Originally Posted by cattskinner
Great, thanks for the info. Appears to be very well supported by some folks who design, build, and measure.
Just to be clear, I'm not sure Mark Seaton was endorsing the Hornresp lossy Le tool, maybe he was, maybe not. I'm not even sure if he uses Hornresp or is aware of Hornresp's lossy Le tool. But he clearly favors considering lossy Le issues at least.
Yeah, it would appear I might be giving up a few dB on max SPL compared to modelling without allowing for inductance, not enough to sell the farm over IMHO.
It's not just the different frequency response to consider with lossy Le issues. The response becomes more damped due to the lossy Le losses. This indicates that perhaps a bigger box would be more suitable. When you consider that power compression will also make the response even more damped (if you run it hot enough to get into power compression territory) the response can end up REALLY bad.
If you want to simulate some power compression on top of the lossy Le losses, just add some extra Re. Very heavy power compression can result in a doubling of Re. So double your Re and see what happens to the response. It's not likely that you will run into heavy power compression with a horn like that in a residential setting, but it's something to consider for future designs, if you are interested in taking this hobby further.
(Simply adding Re is not a perfectly perfect method of predicting power compression response either, but at least it's a pretty good educated guess about what's going to happen).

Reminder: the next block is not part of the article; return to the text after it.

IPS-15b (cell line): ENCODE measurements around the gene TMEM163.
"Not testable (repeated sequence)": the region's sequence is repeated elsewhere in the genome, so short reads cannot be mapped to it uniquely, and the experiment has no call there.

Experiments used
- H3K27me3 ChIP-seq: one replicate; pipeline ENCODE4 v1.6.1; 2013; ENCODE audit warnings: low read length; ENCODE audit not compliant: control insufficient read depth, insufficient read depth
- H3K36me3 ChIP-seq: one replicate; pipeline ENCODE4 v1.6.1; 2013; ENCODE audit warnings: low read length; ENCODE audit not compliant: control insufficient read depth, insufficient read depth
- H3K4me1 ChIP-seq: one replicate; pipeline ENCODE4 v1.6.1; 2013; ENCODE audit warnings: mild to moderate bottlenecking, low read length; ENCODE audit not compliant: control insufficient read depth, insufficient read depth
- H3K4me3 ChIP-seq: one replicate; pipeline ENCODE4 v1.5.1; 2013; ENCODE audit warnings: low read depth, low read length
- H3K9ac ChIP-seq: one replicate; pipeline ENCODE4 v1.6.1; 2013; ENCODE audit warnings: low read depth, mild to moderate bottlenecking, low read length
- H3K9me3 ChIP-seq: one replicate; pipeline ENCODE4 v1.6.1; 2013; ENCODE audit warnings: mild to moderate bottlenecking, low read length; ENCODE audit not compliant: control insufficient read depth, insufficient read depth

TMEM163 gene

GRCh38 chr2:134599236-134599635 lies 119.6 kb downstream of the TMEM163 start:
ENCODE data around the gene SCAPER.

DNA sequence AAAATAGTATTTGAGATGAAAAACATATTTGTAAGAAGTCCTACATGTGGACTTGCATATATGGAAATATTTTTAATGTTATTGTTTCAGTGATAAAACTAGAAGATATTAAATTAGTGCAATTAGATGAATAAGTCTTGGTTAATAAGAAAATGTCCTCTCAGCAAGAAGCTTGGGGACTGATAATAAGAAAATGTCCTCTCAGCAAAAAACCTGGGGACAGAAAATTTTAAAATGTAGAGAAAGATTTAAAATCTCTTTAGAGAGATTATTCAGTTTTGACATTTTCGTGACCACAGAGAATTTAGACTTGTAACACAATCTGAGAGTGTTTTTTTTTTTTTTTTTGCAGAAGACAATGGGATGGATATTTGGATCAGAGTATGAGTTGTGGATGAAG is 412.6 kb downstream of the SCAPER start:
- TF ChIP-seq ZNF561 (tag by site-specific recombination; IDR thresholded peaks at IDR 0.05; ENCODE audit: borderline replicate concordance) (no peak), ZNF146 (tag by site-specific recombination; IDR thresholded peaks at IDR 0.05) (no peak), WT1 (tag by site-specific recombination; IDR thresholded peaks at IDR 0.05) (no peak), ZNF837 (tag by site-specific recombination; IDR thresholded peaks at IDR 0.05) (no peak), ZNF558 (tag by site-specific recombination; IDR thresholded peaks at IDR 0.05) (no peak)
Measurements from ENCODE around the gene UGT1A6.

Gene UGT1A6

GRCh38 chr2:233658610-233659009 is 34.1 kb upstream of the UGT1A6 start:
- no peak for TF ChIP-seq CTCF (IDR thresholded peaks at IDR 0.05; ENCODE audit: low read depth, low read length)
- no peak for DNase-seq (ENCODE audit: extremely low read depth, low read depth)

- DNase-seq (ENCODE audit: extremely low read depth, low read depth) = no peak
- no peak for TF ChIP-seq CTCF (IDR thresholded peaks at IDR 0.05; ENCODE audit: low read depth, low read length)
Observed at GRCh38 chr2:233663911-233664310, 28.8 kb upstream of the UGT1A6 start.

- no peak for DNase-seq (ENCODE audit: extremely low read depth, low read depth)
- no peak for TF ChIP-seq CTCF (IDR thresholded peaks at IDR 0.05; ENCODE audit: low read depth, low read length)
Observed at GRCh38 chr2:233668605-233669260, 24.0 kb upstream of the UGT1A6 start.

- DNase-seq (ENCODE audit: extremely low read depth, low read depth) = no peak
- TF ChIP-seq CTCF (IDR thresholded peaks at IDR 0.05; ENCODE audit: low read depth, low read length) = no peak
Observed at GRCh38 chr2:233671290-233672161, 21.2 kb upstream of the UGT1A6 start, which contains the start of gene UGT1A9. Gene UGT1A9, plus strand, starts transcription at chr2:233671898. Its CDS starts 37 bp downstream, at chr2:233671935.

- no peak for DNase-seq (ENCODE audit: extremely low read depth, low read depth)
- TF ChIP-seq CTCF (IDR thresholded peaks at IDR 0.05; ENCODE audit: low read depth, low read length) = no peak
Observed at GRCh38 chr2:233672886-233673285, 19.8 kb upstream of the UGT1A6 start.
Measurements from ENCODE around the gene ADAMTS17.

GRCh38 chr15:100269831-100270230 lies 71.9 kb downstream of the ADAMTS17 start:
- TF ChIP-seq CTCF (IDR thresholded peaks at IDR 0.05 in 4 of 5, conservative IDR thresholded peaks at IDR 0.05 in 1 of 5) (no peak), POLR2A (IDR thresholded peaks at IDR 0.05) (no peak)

If you look at some of Danley's stuff, his designs are usually very underdamped since they are meant to be used at very high power levels which will in turn lead to heavy power compression. In his underdamped designs the response will actually get flatter as it gets into power compression. When you get into heavy power compression the frequency response kind of "melts" away, leaving peaks where the impedance peaks are. The more Re you add to simulate power compression, the more the frequency response will start to look like the impedance curve. 2x Re is a practical limit though, at and beyond that limit you are into extremely heavy power compression and the voice coil is likely to be hot enough to melt.
Personally I like to design at least a bit underdamped even if I don't plan on getting into heavy power compression. It just seems the right thing to do. This was my thinking even before I became aware of lossy inductance and the issues it presents, mainly influenced by reverse engineering Danley designs.